11 August 2017

First Secretary of State stands by tens-of-thousands immigration policy

First Secretary of State Damian Green has insisted that the government will stand by its intention to reduce net migration to the tens of thousands, despite an appeal from Ruth Davidson, leader of the Scottish Conservatives, questioning the target. Speaking in Edinburgh, Green said, “I think the overall purpose of the government’s immigration policy is to have immigration at sustainable levels — we do need to identify that as being in the tens of thousands. It is clear that one of the forces behind the Brexit vote was a feeling in some parts of the UK that immigration had been allowed to be too high for too long, and I think we should respect that.” He also dismissed the suggestion that power over immigration policy could be devolved to regional governments, saying, “Immigration has always been a reserved power and that is for obvious practical reasons, that nobody wants any kind of border control inside the UK. I can’t see that changing.”

Source: The Times

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The Times: Lawyers argue Repeal Bill could remove the right to sue the government post-Brexit

According to The Times, a clause in the European Union Repeal Bill, set to be debated next month, could mean Britons losing the ability to sue the government post-Brexit over issues including workers’ rights and environmental policy. Currently, the government can be sued under the European Court of Justice’s 1991 Francovich ruling, which says that any EU member state can be sued if an individual or business has been damaged as a result of a “sufficiently serious” failure of a country to implement EU law. However, a clause in the repeal bill, says, “There is no right in domestic law on or after exit day to damages in accordance with the rule in Francovich.” A government spokesman said, “The right to Francovich damages is linked to EU membership. The government therefore considers that this will no longer be relevant after we leave. After exit, under UK law it will still be possible for individuals to receive damages or compensation for any losses caused by breach of the law.”

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UK trade deficit widens despite weak currency

The UK trade deficit has widened between May and June, despite hopes that the weak sterling would rebalance the economy towards exports and manufacturing. Statistics from the Office for National Statistics (ONS) showed that the deficit widened to £4.6 billion as exports shrank and imports grew, representing the worst trade performance in nine months. Analysis by the ONS also showed that exports to the EU grew by 2 percent since the first quarter, while non-EU exports fell by 1.4 percent.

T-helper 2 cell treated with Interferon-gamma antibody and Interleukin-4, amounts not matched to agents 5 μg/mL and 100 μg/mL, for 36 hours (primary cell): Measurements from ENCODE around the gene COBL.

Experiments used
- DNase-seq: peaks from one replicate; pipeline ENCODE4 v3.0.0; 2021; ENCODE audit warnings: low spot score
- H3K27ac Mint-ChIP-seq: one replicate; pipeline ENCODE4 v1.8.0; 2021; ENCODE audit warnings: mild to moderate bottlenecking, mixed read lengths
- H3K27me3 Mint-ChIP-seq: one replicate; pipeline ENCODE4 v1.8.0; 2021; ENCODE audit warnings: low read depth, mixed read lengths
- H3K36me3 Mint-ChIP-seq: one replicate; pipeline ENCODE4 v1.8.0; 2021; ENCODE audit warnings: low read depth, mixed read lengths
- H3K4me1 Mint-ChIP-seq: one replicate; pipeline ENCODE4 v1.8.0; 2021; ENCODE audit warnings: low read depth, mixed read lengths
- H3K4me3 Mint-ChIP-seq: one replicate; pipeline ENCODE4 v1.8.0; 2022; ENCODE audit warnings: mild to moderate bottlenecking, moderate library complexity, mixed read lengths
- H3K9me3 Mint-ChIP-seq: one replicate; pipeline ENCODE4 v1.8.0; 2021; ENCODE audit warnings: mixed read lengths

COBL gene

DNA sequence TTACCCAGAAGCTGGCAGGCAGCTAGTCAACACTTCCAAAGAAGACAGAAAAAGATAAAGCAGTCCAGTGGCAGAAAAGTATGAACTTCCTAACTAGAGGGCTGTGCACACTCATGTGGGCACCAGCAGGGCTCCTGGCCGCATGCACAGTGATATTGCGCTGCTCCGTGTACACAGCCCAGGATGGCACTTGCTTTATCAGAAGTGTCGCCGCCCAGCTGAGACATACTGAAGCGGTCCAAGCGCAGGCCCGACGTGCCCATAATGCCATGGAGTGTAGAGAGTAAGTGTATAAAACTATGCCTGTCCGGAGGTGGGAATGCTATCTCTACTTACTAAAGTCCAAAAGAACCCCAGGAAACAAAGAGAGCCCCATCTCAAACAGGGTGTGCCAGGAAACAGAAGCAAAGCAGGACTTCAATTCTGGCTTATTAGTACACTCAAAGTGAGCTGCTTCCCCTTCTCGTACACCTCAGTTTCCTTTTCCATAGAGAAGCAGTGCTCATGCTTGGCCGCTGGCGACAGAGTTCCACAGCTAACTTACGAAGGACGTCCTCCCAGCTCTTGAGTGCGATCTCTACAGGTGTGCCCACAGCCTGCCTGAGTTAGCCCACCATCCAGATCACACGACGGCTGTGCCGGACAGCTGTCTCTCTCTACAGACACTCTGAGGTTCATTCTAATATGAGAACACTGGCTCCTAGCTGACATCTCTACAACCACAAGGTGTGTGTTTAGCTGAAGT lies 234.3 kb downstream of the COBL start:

Separately, US bank Morgan Stanley have predicted that the euro will reach parity with the pound for the first time in its history by 2018, having today raised its currency forecast for the euro to $1.25 for the start of 2018.

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Number of migrants arriving in Europe via Mediterranean halved in 2017

According to the International Organization for Migration (IOM), 116,692 migrants and refugees entered Europe by sea in 2017 through 6 August, with almost 83% arriving in Italy and the remainder divided between Greece, Cyprus and Spain. This is less than half of the migration arrivals registered in the same period the year before, where 263,436 arrived across the region through 6 August 2016.

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Former Brexit Secretary chief of staff calls for new political movement to stop Brexit

James Chapman, former chief of staff to Brexit Secretary David Davis, has called for a new political movement to be set up to block Brexit, suggesting that senior government members were sympathetic to his plans. Speaking to the BBC’s Today programme, he said, “Two people in the cabinet now, and a number of people who have been in Conservative cabinets before now, better cabinets I might say than the current one, and a number of shadow cabinet ministers have also been in touch. They are not saying they are going to quit their parties, but they are saying they understand that there is an enormous gap in the centre now of British politics. Look, the two main parties have been captured by their fringes.” He added, “The hard Brexit plan that Mrs May is perusing is going to take our economy off a cliff. It’s going to make Black Wednesday [the day the UK was forced to withdraw from the Exchange Rate Mechanism] look like a picnic. And when that happens, the Conservative Party will never be in power again.”

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Fears grow over contaminated eggs as supermarkets withdraw products

Sainsbury’s, Morrisons, Asda and Waitrose have all withdrawn egg products from their shelves as the number of contaminated eggs suspected of arriving in the UK has risen to 700,000. The eggs, produced in the Netherlands, have been shown to contain fipronil, which is banned from use in food products by the EU and can cause health issues. Heather Hancock, chair of the Food Standards Agency, said, “I’m confident that acting quickly is the right thing to do. The number of eggs involved is small in proportion to the number of eggs we eat, and it is very unlikely that there is a risk to public health. Based on the available evidence there is no need for people to change the way they consume or cook eggs. However, fipronil is not legally allowed for use near food-producing animals and it shouldn’t be there.” Dutch investigators yesterday said they had arrested two people for allegedly used fipronil in poultry farms.

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